March 1, 2019

 
 

So, today marks the beginning of a most likely pretty weird 366 day journey! After bringing the world into the information age as the first machine to successfully automate the hand typesetting process for letterpress printing, the Linotype truly ushered in a whole new printing and information revolution at the turn of the last century. That era finally ran its course in the late 1970’s as newspapers switched to photo and then digital composition, and offset lithography replaced most large scale letterpress operations. In our shop, DWRI Letterpress, we cast type on our two Linotypes and Ludlow mainly for poster work, foil stamping slugs for pencils, type for artists and writers projects, and smaller amounts of type for notecards, etc, but the bulk of the fine and commercial printing work we do is from polymer and magnesium plates. However, finding a “new” use for the Linotype has been an ongoing, but elusive, goal. Perhaps the use of these machines meant to quickly spread information - and their (now) slower, and more meticulous approach - can help us decipher the barrage of information we have to sort through every day. And either way, the machines run better if they are being used a lot, so why not?

Curious about what a Linotype is? See some images of the process for making the first card in the series, as well as the film below, graciously hosted at PrintingFilms.com.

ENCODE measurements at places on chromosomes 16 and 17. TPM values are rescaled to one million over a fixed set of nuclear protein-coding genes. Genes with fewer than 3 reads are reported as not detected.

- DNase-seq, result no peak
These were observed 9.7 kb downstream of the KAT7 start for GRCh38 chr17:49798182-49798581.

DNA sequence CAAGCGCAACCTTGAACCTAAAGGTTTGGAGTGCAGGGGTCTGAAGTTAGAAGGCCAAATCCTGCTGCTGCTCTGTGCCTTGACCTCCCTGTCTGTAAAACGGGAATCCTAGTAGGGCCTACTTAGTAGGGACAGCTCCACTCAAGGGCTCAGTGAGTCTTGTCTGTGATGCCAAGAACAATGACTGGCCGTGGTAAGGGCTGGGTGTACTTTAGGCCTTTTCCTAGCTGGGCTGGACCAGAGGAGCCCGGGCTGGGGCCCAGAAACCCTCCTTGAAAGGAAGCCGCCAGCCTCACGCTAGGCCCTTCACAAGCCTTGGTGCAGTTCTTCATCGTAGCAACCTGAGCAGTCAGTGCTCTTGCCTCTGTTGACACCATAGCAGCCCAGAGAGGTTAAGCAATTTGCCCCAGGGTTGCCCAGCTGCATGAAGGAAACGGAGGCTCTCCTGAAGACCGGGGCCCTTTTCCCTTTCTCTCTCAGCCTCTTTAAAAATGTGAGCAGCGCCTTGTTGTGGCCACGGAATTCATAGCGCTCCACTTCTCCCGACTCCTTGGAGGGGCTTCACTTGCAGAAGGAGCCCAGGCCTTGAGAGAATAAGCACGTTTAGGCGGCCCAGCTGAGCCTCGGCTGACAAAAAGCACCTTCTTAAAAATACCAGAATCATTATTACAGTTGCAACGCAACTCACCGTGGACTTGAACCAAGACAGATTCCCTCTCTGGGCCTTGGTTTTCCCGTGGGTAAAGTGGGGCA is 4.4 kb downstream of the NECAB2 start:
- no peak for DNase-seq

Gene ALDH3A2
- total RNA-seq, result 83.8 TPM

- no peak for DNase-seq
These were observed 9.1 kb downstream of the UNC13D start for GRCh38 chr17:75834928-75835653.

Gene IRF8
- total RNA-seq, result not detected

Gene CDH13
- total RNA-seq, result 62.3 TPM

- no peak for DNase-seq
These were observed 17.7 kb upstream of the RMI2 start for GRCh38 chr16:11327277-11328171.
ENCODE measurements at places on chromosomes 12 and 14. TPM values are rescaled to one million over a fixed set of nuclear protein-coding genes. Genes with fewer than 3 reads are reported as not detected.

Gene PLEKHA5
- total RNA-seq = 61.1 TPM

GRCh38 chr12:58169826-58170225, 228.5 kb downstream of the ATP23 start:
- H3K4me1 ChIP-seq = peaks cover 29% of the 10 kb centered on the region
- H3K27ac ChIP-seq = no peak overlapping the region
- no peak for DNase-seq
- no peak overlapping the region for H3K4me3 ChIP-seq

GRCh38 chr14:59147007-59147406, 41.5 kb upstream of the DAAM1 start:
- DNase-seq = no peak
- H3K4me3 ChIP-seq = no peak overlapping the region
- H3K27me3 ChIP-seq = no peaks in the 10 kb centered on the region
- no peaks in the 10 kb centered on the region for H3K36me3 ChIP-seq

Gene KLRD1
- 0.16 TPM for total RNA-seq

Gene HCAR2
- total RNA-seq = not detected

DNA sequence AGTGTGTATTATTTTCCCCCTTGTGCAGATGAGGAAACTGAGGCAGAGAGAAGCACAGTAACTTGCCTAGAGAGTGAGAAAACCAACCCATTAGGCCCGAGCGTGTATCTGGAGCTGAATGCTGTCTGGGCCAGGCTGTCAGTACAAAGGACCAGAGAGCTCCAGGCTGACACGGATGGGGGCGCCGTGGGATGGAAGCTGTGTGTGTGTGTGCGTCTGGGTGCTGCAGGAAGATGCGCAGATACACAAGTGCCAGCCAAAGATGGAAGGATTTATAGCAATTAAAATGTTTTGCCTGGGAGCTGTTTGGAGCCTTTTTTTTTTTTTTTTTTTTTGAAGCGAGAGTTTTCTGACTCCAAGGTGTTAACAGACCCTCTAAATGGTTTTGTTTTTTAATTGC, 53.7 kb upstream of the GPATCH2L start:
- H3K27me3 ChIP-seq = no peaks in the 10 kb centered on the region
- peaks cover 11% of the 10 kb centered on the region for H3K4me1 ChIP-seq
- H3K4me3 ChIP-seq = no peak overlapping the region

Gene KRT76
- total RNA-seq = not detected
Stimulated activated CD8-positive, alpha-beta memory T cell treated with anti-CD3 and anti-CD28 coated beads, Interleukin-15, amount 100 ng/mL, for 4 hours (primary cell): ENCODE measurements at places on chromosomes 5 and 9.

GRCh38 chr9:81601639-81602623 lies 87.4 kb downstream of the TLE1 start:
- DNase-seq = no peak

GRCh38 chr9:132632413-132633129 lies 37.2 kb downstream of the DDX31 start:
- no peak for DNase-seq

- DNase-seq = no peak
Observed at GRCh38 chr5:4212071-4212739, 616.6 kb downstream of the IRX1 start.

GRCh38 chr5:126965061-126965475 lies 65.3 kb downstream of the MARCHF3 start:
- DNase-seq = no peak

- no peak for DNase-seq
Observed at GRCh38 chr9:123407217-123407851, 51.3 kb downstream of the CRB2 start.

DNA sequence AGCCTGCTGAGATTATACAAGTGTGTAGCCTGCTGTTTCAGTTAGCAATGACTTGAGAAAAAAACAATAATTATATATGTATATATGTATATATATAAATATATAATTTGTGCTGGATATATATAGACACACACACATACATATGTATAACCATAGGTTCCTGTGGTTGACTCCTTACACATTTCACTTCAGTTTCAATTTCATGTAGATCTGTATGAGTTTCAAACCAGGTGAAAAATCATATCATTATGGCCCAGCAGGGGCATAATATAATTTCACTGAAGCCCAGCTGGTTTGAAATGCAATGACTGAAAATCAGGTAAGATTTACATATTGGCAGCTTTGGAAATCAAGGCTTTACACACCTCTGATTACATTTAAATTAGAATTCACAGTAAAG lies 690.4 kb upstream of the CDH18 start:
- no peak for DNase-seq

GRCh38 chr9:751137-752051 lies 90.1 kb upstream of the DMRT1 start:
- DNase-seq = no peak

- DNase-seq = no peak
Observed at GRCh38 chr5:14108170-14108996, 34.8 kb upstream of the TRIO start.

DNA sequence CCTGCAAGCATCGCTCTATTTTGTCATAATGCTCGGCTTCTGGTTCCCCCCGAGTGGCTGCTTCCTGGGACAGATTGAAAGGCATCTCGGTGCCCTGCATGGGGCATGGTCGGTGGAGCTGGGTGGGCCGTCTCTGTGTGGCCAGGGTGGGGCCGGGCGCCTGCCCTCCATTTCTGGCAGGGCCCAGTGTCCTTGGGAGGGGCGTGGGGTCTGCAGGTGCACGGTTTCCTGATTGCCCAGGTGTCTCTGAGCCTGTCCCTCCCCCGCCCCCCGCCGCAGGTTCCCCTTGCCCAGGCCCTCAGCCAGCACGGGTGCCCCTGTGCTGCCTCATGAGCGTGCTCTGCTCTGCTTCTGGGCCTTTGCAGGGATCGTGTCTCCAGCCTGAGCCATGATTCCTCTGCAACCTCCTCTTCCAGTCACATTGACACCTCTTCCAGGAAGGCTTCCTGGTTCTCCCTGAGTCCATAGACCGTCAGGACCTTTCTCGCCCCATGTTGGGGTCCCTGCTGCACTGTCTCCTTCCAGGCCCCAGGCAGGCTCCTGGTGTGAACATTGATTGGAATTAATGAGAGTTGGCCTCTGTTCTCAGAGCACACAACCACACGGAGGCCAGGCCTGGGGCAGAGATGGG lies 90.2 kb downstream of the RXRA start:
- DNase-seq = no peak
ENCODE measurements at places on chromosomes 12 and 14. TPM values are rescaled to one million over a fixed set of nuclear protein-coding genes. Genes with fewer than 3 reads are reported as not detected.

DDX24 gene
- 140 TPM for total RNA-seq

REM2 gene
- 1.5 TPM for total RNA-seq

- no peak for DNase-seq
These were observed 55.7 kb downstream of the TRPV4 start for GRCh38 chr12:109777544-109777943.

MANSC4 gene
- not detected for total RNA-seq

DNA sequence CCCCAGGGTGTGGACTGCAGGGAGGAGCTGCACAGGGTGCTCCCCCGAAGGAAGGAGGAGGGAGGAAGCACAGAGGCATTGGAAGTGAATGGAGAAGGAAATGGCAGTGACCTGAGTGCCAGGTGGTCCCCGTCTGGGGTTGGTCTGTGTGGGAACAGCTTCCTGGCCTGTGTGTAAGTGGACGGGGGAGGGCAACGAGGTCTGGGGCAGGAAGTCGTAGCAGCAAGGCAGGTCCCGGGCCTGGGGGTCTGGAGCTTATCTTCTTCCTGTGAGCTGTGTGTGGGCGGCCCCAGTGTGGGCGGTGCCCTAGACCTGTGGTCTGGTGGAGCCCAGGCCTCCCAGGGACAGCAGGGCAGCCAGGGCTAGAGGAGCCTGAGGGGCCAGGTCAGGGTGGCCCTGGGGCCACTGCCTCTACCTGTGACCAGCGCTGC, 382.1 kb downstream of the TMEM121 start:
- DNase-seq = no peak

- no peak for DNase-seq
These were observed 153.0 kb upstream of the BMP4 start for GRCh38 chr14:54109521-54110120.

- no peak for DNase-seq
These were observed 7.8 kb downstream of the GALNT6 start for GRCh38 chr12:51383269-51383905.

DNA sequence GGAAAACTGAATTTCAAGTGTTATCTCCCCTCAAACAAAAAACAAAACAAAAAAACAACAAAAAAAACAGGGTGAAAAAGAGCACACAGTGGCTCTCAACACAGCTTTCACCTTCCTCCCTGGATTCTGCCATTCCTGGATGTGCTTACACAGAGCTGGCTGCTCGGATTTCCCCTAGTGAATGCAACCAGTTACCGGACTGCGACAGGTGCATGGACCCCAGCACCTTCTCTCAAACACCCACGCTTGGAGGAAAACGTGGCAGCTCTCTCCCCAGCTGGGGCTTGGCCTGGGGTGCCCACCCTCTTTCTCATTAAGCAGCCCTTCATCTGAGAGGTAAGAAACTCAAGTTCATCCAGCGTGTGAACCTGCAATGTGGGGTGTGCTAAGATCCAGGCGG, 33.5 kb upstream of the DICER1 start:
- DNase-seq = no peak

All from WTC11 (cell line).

NOTE to all of the operators out there who may see my slow composition and and perhaps unorthodox keyboarding technique: I am self taught, and have lots and lots to learn! I cast my first project on a Linotype in 2002, and eventually picked up my own machine, a model 31 from David Vanable at the Little Rhody Press in 2009. My second Linotype (another Model 31, and having two is definitely evidence of some form of serious cast-iron hoarding or other illness) came from Dick Goodwin, and had been used in the New York Timing composing room for the editorial page (or so I have been told). Special thanks to the many many people who have shared their knowledge and experience as I learned how to operate and maintain these machines over the past 15+ years, but especially to Dave and Beth Seat of Hot Metal Services.